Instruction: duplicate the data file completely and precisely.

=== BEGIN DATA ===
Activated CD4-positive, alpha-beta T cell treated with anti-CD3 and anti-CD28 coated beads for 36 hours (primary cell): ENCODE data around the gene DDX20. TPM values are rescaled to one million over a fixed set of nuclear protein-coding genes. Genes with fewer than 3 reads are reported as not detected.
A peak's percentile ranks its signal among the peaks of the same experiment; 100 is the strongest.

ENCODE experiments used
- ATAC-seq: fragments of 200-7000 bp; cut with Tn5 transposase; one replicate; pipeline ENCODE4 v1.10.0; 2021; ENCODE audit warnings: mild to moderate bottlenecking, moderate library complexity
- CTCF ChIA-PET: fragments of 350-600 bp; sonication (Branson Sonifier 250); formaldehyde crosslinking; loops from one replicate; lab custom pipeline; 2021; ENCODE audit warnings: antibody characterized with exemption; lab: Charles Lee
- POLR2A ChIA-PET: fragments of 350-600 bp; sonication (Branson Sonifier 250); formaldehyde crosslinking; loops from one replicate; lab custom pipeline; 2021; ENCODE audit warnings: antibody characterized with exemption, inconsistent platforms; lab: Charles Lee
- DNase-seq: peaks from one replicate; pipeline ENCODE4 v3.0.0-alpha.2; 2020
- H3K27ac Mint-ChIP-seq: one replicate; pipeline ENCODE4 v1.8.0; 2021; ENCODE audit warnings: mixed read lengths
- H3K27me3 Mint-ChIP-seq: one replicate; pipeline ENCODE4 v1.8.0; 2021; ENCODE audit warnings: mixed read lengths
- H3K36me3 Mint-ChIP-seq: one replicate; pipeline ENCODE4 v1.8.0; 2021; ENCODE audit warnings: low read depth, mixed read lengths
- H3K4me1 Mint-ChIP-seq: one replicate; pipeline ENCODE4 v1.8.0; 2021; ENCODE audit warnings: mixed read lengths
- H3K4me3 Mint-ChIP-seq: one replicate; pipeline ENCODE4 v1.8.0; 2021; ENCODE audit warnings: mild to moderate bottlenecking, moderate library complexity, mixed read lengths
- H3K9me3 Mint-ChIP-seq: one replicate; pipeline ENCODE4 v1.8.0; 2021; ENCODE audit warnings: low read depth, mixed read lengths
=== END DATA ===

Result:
Activated CD4-positive, alpha-beta T cell treated with anti-CD3 and anti-CD28 coated beads for 36 hours (primary cell): ENCODE data around the gene DDX20. TPM values are rescaled to one million over a fixed set of nuclear protein-coding genes. Genes with fewer than 3 reads are reported as not detected.
A peak's percentile ranks its signal among the peaks of the same experiment; 100 is the strongest.

ENCODE experiments used
- ATAC-seq: fragments of 200-7000 bp; cut with Tn5 transposase; one replicate; pipeline ENCODE4 v1.10.0; 2021; ENCODE audit warnings: mild to moderate bottlenecking, moderate library complexity
- CTCF ChIA-PET: fragments of 350-600 bp; sonication (Branson Sonifier 250); formaldehyde crosslinking; loops from one replicate; lab custom pipeline; 2021; ENCODE audit warnings: antibody characterized with exemption; lab: Charles Lee
- POLR2A ChIA-PET: fragments of 350-600 bp; sonication (Branson Sonifier 250); formaldehyde crosslinking; loops from one replicate; lab custom pipeline; 2021; ENCODE audit warnings: antibody characterized with exemption, inconsistent platforms; lab: Charles Lee
- DNase-seq: peaks from one replicate; pipeline ENCODE4 v3.0.0-alpha.2; 2020
- H3K27ac Mint-ChIP-seq: one replicate; pipeline ENCODE4 v1.8.0; 2021; ENCODE audit warnings: mixed read lengths
- H3K27me3 Mint-ChIP-seq: one replicate; pipeline ENCODE4 v1.8.0; 2021; ENCODE audit warnings: mixed read lengths
- H3K36me3 Mint-ChIP-seq: one replicate; pipeline ENCODE4 v1.8.0; 2021; ENCODE audit warnings: low read depth, mixed read lengths
- H3K4me1 Mint-ChIP-seq: one replicate; pipeline ENCODE4 v1.8.0; 2021; ENCODE audit warnings: mixed read lengths
- H3K4me3 Mint-ChIP-seq: one replicate; pipeline ENCODE4 v1.8.0; 2021; ENCODE audit warnings: mild to moderate bottlenecking, moderate library complexity, mixed read lengths
- H3K9me3 Mint-ChIP-seq: one replicate; pipeline ENCODE4 v1.8.0; 2021; ENCODE audit warnings: low read depth, mixed read lengths